Vernon follows a similar formula to the many mutuals seen in this column. One step up from a brochure website it plays safe with presentation but the website does a poor job of marketing itself and functionality is next to non-existent. Given its restrictions in lending it’s no surprise Vernon does not court the broker sector.
As you’d expect from the UK’s ninth largest mutual the West Bromwich website is pretty comprehensive. There is lots of functionality and also a dedicated broker website. Although it’s not easy to find, this demonstrates a commitment to the intermediary sector – although the acquisition of mortgageforce is a bit of a mystery.
Mostly harmless is the best way to describe Vernon’s website. The presentation and colours are clean and crisp making the website easy to navigate although there is not a lot to look at. Functionality lets this seven-branch mutual down – largely because there isn’t any. The lending criteria are restrictive too. Vernon does not typically lend to anyone who lives outside a 25-mile radius of it’s head office in Stockport. I understand why mutual lenders have to place restrictions on their lending but I’m not convinced restrictions by geography are the best way to do this. There is no broker contact or recognition on the website at all.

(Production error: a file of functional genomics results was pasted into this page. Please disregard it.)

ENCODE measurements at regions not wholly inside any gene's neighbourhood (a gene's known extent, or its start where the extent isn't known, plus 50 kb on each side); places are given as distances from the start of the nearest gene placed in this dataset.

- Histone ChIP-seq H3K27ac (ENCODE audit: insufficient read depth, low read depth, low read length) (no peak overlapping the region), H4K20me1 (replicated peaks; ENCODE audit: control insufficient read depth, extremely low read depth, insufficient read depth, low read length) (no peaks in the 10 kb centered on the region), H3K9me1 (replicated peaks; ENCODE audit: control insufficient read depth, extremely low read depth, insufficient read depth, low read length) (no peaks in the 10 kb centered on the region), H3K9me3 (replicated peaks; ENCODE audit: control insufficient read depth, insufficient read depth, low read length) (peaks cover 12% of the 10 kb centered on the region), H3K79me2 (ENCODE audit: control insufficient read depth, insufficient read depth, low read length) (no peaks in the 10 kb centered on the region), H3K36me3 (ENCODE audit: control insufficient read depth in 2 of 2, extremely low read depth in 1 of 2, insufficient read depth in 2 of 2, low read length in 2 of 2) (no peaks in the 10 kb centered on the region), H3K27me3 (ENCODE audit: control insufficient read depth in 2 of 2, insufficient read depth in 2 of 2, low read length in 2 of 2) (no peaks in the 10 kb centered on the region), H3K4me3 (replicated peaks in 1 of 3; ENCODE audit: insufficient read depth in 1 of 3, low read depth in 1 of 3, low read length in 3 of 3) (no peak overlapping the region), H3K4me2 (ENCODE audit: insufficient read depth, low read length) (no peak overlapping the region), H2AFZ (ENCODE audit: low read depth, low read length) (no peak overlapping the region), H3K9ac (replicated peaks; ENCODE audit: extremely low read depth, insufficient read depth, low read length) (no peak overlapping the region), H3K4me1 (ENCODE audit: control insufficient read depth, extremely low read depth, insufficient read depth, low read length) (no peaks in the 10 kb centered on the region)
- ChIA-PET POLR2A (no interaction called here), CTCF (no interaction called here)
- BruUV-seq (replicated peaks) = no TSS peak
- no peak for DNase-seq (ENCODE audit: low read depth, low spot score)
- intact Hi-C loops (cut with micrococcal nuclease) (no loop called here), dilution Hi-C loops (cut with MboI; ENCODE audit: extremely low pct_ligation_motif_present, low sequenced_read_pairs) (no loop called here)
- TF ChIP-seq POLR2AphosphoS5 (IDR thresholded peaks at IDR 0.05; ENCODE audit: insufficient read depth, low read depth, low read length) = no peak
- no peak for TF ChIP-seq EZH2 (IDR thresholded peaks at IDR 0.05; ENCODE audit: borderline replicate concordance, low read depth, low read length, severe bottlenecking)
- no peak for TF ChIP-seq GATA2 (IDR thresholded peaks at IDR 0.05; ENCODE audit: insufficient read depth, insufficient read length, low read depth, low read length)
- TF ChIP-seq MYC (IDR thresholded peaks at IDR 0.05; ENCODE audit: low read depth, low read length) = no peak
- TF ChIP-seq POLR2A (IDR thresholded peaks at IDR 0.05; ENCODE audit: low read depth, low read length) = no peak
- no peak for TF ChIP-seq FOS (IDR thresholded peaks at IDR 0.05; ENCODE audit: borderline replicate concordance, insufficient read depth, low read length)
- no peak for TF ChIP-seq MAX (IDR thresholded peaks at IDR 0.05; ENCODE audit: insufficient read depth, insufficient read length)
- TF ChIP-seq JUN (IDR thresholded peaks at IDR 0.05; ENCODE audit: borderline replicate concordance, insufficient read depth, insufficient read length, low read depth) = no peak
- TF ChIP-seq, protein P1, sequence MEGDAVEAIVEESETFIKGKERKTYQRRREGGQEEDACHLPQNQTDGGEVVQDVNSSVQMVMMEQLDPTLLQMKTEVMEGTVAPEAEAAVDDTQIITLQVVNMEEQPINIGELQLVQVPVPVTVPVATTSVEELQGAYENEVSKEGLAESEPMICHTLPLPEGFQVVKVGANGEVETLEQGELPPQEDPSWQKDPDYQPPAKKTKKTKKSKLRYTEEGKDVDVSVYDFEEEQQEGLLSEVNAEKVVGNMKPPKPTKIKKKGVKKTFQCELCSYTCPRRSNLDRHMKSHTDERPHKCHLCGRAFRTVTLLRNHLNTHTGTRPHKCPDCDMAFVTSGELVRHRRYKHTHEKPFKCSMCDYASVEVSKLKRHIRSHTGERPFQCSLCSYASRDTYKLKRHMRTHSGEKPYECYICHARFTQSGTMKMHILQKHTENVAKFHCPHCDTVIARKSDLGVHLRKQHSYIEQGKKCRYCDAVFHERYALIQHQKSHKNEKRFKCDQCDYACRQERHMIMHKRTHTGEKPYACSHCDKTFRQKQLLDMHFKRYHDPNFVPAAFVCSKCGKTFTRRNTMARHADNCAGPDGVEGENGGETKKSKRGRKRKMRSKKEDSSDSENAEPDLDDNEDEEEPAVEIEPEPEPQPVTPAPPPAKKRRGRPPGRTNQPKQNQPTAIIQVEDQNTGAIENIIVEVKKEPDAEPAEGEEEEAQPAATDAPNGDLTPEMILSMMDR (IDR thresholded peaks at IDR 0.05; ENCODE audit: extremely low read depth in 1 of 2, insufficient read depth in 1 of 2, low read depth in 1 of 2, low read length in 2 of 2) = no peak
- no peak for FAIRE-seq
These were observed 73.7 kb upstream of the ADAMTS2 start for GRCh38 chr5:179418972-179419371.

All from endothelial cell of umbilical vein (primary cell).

Occupying ninth position in the mutual league table, West Brom delivers an impressive site which I am sure members of the mortgageforce team had some input into designing. There is lots of functionality and plenty of information and detail available. However, the marketing side of the site lets it down, opting for online details rather than downloads, and while there are plenty of forms to download there is precious little in the way of product support literature or additional marketing material. Annoyingly, West Brom also lists its exclusive products on the intermediary site. Aside from not having enough information on the products, these are not available to the wider broking community anyway.38,000 registered users can’t be wrong